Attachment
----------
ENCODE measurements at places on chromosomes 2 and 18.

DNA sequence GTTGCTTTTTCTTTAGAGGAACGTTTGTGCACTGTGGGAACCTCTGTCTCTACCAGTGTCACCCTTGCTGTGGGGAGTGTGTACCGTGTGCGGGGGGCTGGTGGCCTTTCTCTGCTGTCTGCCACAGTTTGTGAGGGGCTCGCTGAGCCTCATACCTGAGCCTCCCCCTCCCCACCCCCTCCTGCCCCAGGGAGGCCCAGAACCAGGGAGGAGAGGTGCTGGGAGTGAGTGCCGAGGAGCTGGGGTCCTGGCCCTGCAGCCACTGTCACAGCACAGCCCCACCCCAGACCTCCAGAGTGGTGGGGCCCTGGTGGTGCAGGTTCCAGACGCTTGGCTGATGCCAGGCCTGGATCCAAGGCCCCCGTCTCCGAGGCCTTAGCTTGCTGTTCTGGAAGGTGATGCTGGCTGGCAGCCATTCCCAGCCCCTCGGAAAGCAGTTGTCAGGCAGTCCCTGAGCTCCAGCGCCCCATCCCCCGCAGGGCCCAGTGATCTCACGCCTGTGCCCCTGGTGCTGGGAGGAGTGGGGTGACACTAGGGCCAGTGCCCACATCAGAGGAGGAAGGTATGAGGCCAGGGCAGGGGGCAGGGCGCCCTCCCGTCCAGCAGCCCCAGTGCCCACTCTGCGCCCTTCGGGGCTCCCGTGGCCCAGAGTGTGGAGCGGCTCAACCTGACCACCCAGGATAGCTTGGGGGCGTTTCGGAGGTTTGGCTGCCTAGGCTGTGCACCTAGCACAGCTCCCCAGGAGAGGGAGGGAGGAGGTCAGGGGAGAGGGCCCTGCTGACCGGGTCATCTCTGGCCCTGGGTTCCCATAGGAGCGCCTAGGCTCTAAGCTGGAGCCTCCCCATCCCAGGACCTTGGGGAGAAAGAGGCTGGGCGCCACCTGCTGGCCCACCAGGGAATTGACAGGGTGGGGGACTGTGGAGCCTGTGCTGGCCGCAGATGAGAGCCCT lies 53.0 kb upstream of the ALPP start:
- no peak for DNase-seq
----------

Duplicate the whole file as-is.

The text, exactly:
ENCODE measurements at places on chromosomes 2 and 18.

DNA sequence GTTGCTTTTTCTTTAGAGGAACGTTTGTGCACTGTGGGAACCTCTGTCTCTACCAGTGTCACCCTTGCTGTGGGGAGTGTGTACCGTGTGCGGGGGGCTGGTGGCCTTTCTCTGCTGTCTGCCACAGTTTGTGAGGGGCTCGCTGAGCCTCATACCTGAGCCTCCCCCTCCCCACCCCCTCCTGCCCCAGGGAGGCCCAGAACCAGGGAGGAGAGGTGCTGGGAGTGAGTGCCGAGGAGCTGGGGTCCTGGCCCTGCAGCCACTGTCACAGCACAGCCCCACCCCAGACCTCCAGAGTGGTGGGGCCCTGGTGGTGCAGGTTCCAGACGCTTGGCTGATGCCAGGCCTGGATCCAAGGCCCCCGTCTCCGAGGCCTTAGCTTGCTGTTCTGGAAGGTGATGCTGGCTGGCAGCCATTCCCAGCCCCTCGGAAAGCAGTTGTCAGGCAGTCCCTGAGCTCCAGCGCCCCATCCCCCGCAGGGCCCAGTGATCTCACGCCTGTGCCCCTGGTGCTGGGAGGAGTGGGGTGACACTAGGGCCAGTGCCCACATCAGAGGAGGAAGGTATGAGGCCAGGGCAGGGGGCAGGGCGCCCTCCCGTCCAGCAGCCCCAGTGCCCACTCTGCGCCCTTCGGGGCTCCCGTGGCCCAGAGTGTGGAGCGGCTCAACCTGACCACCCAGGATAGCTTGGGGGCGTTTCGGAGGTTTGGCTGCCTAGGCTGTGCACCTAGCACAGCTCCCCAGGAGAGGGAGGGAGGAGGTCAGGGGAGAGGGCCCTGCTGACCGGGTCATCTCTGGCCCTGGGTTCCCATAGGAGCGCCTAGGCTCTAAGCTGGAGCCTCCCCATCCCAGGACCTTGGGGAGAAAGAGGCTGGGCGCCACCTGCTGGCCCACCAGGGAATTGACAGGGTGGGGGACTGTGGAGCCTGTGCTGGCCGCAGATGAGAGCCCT lies 53.0 kb upstream of the ALPP start:
- no peak for DNase-seq